They’d followed directions, driven 100 miles to register in a midtown hotel. He’d paid for the room. Besides the ride in his rusting station wagon, it was all he could afford. They’d lain in each other’s arms on the double bed three hours waiting for the call. When it came, the voice instructed her to come alone to the lobby. She’d put her sandals on, untied the green scarf from the hat, and placed the naked hat on the bed. She loved the hat and wondered if, because she loved it, it could somehow pull her back here. After. Alive. Safe, despite the odds. She loved the man, too, but knew there was not much there for her to return to. The hat, then. And the memory of who’d she’d been when she’d tied the scarf to it that sunny morning. Would it be enough?
In the car, she wove the scarf between her stiff fingers and closed her hands tight, in fists, as if the scarf were a rope, like the ones spelunkers use to find their way back out of unmapped caves.
The car radio burbled news: Neil Armstrong had just walked on the moon; people in the background cheered; President Nixon said something about America being proud. Sideburns tried to talk to her about how cool it all was. She didn’t find it especially cool. She wondered how Armstrong would get himself back.
The man with the sideburns parked the car, asked her to follow him, please. And now, different from the way she’d walked to the car, seeing only the ground, she noticed everything. This, despite the fact that nightfall had wiped out the summer sun. She noticed that the sky was not yet as dark as it later would be, that Sideburns had parked at the back of the hotel where there was no neon sign announcing the hotel name; that his shirt was blue and his shoes were black ankle-high boots with pointed toes, the kind her older brother wore. She noticed how brightly lit the interior hallways were and how the walls, papered in dense flowers, seemed to sway in toward her as she walked.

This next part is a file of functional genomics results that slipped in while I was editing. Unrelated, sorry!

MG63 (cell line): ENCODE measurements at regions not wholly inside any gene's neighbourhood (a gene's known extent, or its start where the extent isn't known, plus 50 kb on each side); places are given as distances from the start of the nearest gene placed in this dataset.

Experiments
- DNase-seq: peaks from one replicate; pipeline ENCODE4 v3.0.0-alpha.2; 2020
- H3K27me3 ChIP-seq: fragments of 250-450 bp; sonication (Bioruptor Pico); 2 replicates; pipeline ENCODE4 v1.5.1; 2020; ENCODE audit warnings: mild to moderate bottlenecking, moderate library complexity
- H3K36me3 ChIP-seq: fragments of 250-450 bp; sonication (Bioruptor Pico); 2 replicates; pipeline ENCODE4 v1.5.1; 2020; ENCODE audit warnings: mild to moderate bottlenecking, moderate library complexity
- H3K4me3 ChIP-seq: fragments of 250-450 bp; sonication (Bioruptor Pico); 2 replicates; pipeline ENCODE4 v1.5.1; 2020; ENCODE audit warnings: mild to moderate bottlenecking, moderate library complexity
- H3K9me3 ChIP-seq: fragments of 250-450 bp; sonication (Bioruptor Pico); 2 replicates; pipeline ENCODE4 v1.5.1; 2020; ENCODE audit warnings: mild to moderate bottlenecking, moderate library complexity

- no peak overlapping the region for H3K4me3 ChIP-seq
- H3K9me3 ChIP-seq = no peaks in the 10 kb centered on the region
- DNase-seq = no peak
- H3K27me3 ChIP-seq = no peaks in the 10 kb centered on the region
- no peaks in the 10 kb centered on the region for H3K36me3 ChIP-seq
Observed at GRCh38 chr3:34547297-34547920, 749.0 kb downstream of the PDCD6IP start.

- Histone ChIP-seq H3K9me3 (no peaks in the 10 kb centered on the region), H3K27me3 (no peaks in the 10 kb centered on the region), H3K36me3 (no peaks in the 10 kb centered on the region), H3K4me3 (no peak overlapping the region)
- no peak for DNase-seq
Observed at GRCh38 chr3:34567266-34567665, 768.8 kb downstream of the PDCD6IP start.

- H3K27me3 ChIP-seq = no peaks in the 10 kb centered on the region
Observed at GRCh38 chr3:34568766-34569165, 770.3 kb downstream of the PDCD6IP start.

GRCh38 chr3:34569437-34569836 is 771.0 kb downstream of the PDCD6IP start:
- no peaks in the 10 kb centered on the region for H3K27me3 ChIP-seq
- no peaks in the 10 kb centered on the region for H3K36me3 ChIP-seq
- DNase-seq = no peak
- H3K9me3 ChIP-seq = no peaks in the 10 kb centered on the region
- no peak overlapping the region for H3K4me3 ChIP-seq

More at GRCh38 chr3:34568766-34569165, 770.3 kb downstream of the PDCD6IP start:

They stopped at a door. She would remember the number always: Eighteen.
“Your delivery is here,” Sideburns said to the closed door. She heard a security chain slide out of its track, a deadbolt turn. The dark-haired man who stepped aside to let them in wore a red, short-sleeved golf shirt. A small black-and-white television on the dresser at the foot of the bed was turned on. The bed was covered with a clear plastic sheet. The bed sheets, blanket, and bedspread lay crumpled on the floor. A stack of white towels, all carefully folded, lay on the dresser beside the TV.
“Do you have the money?” the dark-haired man asked. When Sideburns had met her in the hotel lobby downtown, he’d asked immediately if she had the money. Yes, she’d had it, but only $600. “The fee is $700,” Sideburns had said. She didn’t have a dollar more, not one. Not in the woven rattan purse that hung from her shoulder, nor back in her small apartment, nor at the bank where they charged another overdraft fee every day that her account was empty. Not in her lover’s bank account either. He was in graduate school and living on loans.
“I was told it was $600.”